Important for Ransomware victims!
Files, encrypted by Ransomware could not be the only harm done to your computer. Ransomware may still be active on your machine and may spread to other computers on your network. To detect if you are still at risk and eliminate the threat, we recommend downloading SpyHunter.
The ransomware Trojans are among the most feared cyber threats ever invented. The terms ransomware consists of two parts: ‘ransom’ and ‘malware’. As you probably suspect, this type of harmful applications is designed specifically to extort money from the victim in the form of a ransom. These dangerous programs enter stealthily, after which they use complex encryption algorithms like RSA-4096 and AES-256 to make the user’s data unreadable. These ciphers change the structure of the majority of files, which are not associated with important processes of the Operating System (OS). Once the task has been completed successfully, you will notice error messages whenever you attempt to open your precious work-related documents, personal photos, essential databases, videos or simple text notes. Since the modification of the structure of the affected files happens at a very deep level, it may be impossible to unlock them for free. And exactly this fact makes the ransomware attacks so popular in 2016.
Which Are the Most Popular Ransomware Threats for 2016 and How Much Money Did They Steal from the Victims?
According to the data, the ransomware attacks in 2016 are on the rise. There is an increase in the infection rates both against the computers of the home users and the machines of the companies. Even the Android-based systems are not spared from the attacks – ransomware like Dogspectus and the variations of the Fusob Trojan are trying to sneak into your mobile devices. The most notable representatives of the Windows-oriented encrypting cyber threats in 2016 are:
Some of these aggressive Trojans have been present for years. Their developers are upgrading and improving the cyber threats on a regular basis. As soon as the security specialists add the definitions of the ransomware in the databases of their anti-malware applications, the hackers make minor changes to the code to evade detection. Not only are the crooks creating more and more encoding Trojans but are spreading them far more aggressively than the last year. For the first quarter of 2016, the infection rates are shocking – on average, 50 000 PC users get infected with ransomware per month. January, February and March 2016 brought very high profits for the developers of encoding software – the total sum is believed to exceed $200 million. On average, the price of the ransom is $679, which is twice as high as the average ransom in 2015 ($294). In some cases, like the Hollywood Presbyterian Medical Center attack in February, the cyber criminals managed to extract $17 000 or more with a single strike. Unfortunately, the expectations are that the popularity of ransomware will only grow.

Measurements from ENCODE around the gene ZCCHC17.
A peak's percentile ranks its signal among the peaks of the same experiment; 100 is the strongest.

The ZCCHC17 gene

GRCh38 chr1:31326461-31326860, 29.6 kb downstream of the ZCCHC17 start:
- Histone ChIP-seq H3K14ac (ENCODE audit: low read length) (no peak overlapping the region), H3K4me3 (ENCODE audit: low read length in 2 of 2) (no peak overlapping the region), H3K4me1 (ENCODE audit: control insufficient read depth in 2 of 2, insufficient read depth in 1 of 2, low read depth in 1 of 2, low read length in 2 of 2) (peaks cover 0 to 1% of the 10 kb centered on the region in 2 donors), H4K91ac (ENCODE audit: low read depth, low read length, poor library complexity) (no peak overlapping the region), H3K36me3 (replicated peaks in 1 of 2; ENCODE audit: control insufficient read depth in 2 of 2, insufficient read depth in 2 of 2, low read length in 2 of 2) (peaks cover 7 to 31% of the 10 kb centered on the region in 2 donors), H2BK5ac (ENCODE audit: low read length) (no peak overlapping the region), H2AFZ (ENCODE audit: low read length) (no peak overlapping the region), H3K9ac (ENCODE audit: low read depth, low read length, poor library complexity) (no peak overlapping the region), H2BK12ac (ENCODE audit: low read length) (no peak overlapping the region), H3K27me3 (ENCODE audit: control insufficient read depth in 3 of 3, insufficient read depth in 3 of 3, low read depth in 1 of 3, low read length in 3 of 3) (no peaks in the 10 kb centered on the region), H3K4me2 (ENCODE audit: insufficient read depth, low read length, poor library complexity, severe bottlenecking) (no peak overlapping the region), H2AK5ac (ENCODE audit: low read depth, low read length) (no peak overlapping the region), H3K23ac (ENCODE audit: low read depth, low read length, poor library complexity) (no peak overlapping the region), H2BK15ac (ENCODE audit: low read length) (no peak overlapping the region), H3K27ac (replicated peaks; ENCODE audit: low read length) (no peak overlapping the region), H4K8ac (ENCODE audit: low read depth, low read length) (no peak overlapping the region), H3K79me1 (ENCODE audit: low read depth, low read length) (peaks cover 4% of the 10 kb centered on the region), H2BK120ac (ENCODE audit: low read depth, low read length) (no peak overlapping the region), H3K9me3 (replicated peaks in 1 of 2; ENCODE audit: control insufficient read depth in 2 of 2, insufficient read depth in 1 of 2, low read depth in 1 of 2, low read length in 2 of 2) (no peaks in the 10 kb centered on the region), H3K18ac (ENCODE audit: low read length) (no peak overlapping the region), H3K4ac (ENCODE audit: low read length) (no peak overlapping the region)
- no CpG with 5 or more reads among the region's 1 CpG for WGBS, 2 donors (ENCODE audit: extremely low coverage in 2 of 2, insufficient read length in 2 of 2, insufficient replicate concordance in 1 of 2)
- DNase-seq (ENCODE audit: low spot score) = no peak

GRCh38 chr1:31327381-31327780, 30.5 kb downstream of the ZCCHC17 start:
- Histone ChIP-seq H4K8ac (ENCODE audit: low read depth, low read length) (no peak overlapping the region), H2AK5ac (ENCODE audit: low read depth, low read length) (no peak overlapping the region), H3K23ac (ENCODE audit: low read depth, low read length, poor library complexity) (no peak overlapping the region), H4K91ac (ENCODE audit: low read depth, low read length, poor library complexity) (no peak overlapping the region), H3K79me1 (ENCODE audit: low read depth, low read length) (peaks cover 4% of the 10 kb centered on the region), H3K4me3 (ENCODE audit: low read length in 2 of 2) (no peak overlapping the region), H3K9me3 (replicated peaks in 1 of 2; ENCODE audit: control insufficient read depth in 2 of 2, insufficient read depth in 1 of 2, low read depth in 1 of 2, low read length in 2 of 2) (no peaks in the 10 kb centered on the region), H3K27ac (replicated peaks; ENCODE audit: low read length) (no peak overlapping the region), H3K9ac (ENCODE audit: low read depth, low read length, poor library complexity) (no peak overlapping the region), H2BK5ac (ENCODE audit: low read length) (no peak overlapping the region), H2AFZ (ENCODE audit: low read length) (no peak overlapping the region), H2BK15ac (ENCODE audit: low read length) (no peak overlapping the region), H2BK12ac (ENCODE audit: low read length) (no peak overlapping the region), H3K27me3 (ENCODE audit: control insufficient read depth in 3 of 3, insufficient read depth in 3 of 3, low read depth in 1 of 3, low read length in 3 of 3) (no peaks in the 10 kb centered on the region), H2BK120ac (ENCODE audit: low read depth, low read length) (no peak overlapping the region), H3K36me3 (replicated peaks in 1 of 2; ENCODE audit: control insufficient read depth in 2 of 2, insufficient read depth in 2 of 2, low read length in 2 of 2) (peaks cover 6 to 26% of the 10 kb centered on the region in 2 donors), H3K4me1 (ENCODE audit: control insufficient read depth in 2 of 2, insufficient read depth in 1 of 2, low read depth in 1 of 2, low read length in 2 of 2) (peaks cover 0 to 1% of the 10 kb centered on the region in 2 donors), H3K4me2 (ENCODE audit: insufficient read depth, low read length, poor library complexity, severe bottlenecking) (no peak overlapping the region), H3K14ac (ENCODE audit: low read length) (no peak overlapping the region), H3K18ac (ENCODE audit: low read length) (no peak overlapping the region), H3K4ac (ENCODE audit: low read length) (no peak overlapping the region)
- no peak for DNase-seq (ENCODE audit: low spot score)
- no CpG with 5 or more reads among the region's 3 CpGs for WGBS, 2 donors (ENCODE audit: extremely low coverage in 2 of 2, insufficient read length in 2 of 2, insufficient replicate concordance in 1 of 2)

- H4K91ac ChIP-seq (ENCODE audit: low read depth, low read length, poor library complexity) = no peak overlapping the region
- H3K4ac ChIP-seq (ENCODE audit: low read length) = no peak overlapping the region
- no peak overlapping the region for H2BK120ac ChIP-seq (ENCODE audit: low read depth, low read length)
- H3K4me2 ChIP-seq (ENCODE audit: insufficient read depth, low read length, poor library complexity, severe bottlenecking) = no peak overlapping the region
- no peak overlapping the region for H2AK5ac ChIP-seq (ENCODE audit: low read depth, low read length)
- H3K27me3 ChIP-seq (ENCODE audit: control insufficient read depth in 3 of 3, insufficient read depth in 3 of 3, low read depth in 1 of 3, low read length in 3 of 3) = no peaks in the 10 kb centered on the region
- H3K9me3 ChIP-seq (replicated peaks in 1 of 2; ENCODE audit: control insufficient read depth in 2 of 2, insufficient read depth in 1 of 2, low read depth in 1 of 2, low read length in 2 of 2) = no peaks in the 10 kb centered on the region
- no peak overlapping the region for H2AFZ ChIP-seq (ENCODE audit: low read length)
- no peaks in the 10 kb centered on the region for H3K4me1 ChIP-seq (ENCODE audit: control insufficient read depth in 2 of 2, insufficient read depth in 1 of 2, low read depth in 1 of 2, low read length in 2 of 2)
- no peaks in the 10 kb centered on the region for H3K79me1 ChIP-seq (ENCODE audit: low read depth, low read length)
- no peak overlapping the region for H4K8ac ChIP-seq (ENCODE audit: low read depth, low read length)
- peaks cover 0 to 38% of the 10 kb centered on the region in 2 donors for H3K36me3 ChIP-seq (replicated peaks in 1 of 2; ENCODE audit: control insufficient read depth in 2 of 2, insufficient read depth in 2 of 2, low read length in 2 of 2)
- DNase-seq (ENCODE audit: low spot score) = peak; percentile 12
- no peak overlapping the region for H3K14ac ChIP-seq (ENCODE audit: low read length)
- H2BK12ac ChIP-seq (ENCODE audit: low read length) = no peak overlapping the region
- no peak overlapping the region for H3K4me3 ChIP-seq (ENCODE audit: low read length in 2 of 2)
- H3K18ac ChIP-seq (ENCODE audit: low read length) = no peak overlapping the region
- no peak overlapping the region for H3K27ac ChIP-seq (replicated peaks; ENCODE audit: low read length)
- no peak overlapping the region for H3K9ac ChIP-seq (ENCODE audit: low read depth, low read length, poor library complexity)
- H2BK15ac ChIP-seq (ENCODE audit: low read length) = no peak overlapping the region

Why in 2016 Ransomware Has Become the Preferred Choice for Thousands of Hackers?
Very few types of harmful applications may cause such substantial damage as the file-encoding Trojans. The majority of malicious applications can easily be deleted with a credible security program. These applications can usually delete ransomware as well, but there is one very important aspect that you should take into consideration: the removal of the parasite may not be enough to fix the damage. The encryption algorithms mess up the file structure itself, which means that even if your PC has no traces of the malware left, these files will remain inaccessible. Exactly this essential moment is the reason the hackers often receive the desired ransom from the victims. Once all of your files have been encrypted, you may find yourself in a very unpleasant situation. If you don’t pay the ransom, you may lose the data forever. However, acting as the culprits encourage you to is not the recommended solution. There is absolutely no guarantee that even if you pay a few hundred dollars, you will receive access to the locked photos, documents, videos and projects. The hackers often scam the victims after receiving the payment. Sometimes the promised decryption key doesn’t work properly, while in other cases the cyber criminals don’t send it at all.